Optical remote sensing in support of eutrophication monitoring in the southern North Sea.
De Cauwer, Vera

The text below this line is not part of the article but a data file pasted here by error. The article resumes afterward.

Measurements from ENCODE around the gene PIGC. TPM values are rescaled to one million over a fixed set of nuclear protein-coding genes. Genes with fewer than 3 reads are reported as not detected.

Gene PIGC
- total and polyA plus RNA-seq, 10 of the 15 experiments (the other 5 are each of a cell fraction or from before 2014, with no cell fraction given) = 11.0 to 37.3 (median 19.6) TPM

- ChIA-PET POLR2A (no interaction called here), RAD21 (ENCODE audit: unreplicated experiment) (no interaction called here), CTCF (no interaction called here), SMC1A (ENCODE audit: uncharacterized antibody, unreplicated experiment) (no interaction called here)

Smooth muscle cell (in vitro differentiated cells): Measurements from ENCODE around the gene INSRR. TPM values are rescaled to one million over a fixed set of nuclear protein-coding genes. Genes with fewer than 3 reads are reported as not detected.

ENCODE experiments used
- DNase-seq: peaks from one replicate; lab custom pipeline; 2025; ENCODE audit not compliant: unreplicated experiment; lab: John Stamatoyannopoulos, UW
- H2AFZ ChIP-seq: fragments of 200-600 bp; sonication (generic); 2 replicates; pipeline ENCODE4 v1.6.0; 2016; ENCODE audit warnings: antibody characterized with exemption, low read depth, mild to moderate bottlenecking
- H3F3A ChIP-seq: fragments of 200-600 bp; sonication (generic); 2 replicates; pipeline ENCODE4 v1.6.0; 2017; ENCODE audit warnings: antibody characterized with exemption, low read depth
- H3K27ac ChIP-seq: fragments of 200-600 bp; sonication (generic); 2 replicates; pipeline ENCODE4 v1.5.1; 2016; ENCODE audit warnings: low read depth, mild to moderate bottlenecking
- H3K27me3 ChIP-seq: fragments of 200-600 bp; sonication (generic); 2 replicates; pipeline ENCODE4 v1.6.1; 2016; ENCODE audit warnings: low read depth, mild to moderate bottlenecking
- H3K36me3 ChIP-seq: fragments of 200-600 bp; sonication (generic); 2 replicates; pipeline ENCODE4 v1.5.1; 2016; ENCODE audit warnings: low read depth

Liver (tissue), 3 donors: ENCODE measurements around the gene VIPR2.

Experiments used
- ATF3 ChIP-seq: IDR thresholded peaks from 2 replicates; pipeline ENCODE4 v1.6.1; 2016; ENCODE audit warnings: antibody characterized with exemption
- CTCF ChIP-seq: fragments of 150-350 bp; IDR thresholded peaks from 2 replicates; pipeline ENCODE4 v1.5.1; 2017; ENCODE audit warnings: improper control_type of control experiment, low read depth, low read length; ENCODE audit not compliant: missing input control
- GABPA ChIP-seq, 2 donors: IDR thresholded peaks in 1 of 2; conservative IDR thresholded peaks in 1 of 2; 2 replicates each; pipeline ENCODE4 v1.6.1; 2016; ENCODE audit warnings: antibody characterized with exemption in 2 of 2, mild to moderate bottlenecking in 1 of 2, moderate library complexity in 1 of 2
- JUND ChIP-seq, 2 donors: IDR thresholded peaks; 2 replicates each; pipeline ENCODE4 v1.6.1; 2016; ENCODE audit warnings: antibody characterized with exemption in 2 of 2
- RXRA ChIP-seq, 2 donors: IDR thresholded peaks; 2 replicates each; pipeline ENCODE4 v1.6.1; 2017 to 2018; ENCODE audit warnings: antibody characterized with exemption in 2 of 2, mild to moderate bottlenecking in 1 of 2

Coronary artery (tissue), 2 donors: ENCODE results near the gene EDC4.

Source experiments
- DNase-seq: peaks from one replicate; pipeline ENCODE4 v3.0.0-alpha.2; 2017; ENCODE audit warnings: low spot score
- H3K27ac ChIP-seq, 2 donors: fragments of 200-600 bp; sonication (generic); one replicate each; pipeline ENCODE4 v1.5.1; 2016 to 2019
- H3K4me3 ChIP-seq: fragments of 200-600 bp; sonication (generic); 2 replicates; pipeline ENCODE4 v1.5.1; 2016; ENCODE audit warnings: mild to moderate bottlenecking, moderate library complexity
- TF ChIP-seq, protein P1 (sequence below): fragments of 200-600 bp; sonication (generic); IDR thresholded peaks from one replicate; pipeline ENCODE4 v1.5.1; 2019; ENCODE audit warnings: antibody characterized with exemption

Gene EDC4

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Spring mean and maximum chlorophyll a (chl a) concentrations are main factors to determine the eutrophication status of the Belgian waters as agreed within OSPAR in 2002. Other important assessment parameters to measure the degree of nutrient enrichment - the amounts of inorganic phosphate and nitrogen in winter - appeared to be above thresholds for most measurements performed in the period 1974-2002. As the standard in situ monitoring programme does not give a clear picture of the temporal and spatial distribution of chl a, it is logical to complement these measurements with optical remote sensing. However, chlorophyll concentrations derived from sensors such as SeaWiFS are unreliable in the Case 2 waters of this region because of high particulate and dissolved yellow substance absorption. Another important limitation of ocean colour sensors is the amount of useful images due to cloud cover. The combination of data from different ocean colour sensors in order to enable a better temporal coverage might be hampered by the different chlorophyll retrieval algorithms used. This study compares different global chl a algorithms (MODIS, SeaWiFS, MERIS) as well as a turbid water algorithm for the Southern North Sea. This is done by running the different algorithms on in situ reflectance spectra collected at 107 stations in the period 2001-2002 over the Southern North Sea and comparing them with in situ chl a concentrations, as well as by running the algorithms on a MERIS image of the 29th of July 2002. Based on this validation the accuracy of these products and their suitability for eutrophication monitoring in the Southern North Sea are assessed.